It was a revolving door of project managers. The project suffered from scope creep, warring factions, unrealistic deadlines, and a bloated corporate culture. I was tasked with training each new PM and taking on the projects they oversaw when they quit. There in nine PMs in total. I don’t know why I stayed as long as I did. It was a miserable experience. Backstabbing was commonplace.
I juggled more projects than I could count and more team members than any other project I’d worked on before. In spite of it, my boss was impressed. He pulled me aside and offered to enroll me in a leadership training program at the company. I clearly had some skills. My previous experience had prepared me well.
But the stress and tension in the project was already pervasive and intense. There was so much to do and so much to recover from before I even got there.
We were turning it around. We were making progress. The first rollouts had begun. The enterprise software was getting deployed. If I knew anything, it was how to deploy enterprise software.
Still the project was under enormous strain. One day, my boss was having trouble with a printer. We were in different parts of the building, and he sent me his presentation to print out for him. I dutifully printed it out and walked it over to him. As I walked, I thumbed through it, I was aware of most things going on in the project. I got to the middle of the presentation, and I saw my name. I looked closer and saw that he was blaming me for all the woes of the project. All the delays and issues were due to me.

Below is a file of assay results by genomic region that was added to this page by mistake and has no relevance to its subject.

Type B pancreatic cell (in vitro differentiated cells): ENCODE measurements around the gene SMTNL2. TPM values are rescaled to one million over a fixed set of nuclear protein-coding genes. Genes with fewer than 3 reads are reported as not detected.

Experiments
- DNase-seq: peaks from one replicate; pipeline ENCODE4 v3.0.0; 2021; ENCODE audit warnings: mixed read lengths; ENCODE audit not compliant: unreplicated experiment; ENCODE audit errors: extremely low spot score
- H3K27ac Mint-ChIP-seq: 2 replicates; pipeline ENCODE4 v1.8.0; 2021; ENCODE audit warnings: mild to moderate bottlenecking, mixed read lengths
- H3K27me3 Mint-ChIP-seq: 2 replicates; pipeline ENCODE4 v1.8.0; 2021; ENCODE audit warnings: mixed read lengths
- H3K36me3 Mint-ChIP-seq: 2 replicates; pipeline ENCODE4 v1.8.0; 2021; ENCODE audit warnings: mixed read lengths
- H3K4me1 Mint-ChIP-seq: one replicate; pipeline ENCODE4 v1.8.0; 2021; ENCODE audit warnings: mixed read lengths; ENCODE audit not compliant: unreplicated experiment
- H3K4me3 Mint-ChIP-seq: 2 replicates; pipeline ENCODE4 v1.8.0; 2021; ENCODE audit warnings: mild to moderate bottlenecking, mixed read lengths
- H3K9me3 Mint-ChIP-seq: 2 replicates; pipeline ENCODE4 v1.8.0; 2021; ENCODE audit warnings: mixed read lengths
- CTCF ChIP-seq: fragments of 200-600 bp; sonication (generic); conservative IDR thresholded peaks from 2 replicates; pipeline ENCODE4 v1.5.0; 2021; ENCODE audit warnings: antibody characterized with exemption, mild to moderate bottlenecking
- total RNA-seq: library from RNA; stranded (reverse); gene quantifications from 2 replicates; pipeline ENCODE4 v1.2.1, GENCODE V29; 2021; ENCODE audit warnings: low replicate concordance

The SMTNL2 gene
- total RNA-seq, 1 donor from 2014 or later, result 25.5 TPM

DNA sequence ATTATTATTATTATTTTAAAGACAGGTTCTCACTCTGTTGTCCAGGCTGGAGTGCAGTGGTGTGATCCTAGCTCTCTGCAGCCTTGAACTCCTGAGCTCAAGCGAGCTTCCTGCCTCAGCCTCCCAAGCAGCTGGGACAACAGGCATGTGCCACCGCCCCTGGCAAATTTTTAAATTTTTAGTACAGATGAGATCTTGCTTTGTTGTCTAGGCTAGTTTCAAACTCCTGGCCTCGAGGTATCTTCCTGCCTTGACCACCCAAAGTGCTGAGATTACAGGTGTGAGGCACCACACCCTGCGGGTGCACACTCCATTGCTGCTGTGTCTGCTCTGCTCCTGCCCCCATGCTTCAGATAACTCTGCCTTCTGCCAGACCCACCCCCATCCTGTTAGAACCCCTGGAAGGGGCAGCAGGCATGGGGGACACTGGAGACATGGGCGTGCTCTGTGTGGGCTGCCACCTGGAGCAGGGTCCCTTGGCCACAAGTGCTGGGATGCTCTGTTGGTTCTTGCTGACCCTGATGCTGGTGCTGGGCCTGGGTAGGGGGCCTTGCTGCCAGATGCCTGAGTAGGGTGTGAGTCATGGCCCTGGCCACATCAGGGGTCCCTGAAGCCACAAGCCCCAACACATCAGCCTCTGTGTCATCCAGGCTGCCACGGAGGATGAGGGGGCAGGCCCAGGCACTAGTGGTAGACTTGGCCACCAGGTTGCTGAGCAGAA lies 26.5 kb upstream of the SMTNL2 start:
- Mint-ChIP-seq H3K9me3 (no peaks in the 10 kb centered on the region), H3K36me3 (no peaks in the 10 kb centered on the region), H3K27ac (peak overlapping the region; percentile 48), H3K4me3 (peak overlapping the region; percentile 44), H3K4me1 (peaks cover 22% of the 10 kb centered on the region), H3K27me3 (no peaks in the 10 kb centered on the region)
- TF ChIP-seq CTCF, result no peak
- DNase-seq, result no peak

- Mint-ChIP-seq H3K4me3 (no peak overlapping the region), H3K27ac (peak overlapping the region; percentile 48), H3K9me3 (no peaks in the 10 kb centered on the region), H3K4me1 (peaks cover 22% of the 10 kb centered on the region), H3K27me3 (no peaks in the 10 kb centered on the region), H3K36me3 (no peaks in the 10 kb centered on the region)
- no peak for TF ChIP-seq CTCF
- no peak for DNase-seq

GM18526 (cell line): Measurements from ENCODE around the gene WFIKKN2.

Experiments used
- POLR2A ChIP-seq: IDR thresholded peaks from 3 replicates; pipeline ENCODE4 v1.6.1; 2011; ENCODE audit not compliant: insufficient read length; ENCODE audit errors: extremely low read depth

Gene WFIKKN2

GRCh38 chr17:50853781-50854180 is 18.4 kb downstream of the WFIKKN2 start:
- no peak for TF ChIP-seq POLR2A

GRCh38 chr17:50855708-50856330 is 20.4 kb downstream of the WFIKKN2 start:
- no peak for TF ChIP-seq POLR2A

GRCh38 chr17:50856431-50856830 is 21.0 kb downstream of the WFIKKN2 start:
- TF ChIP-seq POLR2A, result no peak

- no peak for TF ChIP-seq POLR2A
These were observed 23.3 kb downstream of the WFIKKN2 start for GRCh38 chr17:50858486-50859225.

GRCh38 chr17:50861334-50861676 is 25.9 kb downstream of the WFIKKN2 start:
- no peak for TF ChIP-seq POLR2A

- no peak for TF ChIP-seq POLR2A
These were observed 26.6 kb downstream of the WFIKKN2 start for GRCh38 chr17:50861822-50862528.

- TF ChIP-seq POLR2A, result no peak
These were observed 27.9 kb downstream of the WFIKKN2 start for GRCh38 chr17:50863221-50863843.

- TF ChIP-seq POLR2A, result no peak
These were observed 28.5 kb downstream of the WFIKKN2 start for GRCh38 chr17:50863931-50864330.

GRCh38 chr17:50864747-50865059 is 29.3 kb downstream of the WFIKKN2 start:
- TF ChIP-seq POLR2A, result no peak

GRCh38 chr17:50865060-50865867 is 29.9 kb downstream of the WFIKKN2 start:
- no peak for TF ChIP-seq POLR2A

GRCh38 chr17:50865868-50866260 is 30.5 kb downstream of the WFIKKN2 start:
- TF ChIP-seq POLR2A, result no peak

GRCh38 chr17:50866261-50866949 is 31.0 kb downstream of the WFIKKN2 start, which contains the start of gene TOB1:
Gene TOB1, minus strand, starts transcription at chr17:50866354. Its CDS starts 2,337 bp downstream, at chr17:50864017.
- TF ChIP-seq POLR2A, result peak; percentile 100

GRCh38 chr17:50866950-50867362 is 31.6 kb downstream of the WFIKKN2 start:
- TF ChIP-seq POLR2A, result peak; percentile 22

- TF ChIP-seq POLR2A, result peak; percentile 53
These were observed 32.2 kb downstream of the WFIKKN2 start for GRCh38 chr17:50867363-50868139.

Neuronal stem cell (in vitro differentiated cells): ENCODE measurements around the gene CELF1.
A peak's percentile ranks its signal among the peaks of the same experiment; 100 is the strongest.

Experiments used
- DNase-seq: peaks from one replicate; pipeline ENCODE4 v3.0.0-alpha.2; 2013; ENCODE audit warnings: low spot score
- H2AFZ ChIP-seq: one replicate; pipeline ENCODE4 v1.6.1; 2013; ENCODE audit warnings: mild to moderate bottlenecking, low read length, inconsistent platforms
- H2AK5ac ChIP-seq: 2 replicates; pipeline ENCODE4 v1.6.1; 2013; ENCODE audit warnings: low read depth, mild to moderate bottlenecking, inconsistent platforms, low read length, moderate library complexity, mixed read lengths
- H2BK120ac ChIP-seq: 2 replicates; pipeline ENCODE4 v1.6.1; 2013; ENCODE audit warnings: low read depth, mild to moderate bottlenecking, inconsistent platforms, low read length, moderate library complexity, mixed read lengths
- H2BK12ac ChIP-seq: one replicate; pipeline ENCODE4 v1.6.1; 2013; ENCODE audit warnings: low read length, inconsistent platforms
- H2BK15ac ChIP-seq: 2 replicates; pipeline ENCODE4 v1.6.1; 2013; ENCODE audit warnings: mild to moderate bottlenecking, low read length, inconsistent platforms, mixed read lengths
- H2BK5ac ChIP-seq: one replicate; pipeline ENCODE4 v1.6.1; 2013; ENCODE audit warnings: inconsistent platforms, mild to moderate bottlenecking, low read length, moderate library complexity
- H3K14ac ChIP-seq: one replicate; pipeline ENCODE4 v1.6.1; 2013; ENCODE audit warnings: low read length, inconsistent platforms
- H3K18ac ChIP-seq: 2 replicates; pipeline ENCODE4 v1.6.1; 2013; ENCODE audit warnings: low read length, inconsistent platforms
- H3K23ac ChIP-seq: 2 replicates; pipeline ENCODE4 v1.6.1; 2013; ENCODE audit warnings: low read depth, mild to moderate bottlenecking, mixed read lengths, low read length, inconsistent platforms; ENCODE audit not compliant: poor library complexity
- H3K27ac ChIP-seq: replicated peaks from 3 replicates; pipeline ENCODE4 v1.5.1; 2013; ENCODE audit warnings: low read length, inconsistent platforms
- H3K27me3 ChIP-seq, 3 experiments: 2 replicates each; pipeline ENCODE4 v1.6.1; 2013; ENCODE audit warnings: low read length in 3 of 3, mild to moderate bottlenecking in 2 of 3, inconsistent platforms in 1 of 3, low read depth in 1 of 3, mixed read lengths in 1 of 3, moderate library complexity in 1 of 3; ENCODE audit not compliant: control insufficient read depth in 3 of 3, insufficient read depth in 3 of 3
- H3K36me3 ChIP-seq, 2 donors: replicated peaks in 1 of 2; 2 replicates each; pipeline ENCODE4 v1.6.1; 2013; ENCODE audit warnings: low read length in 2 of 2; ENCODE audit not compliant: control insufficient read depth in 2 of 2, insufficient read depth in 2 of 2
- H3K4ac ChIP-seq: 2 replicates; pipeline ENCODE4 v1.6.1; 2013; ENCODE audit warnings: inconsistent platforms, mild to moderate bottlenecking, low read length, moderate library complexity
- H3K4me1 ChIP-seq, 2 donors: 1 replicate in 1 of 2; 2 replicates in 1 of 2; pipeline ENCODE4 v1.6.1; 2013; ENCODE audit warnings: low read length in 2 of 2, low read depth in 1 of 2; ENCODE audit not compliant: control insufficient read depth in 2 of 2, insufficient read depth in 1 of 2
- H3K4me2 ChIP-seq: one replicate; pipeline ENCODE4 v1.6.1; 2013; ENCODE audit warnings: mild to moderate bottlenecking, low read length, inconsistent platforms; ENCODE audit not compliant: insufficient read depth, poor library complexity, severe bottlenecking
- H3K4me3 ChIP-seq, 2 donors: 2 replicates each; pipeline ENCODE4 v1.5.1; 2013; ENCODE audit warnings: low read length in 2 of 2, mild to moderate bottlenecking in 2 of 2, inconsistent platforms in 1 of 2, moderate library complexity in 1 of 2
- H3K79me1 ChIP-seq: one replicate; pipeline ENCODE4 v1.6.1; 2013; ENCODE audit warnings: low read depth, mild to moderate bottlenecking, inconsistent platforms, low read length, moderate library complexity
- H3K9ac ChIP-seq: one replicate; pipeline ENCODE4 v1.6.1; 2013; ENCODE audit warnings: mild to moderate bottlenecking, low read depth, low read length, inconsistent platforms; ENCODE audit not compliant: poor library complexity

My heart dropped out of the floor of my chest. None of it was true. I had worked insane hours, took on project after project after project within the overall program to get it on track. Things were turning from the mess I had walked into.
I handed him the slide deck but before I could get a word out, he bolted off for the meeting.
I was fuming. Down in the cafeteria I bumped into the Customer Contact Executive for my company. I asked him if he knew that I was being thrown under the bus at this very moment.
“It has to be done. We need a scapegoat. It’s bigger than you. It’s about the project.”
“But I’m doing good work. I’m the only project manager who stayed. Look what I’ve done.”
“You are doing good work. But in order to salvage the project someone has to be sacrificed.”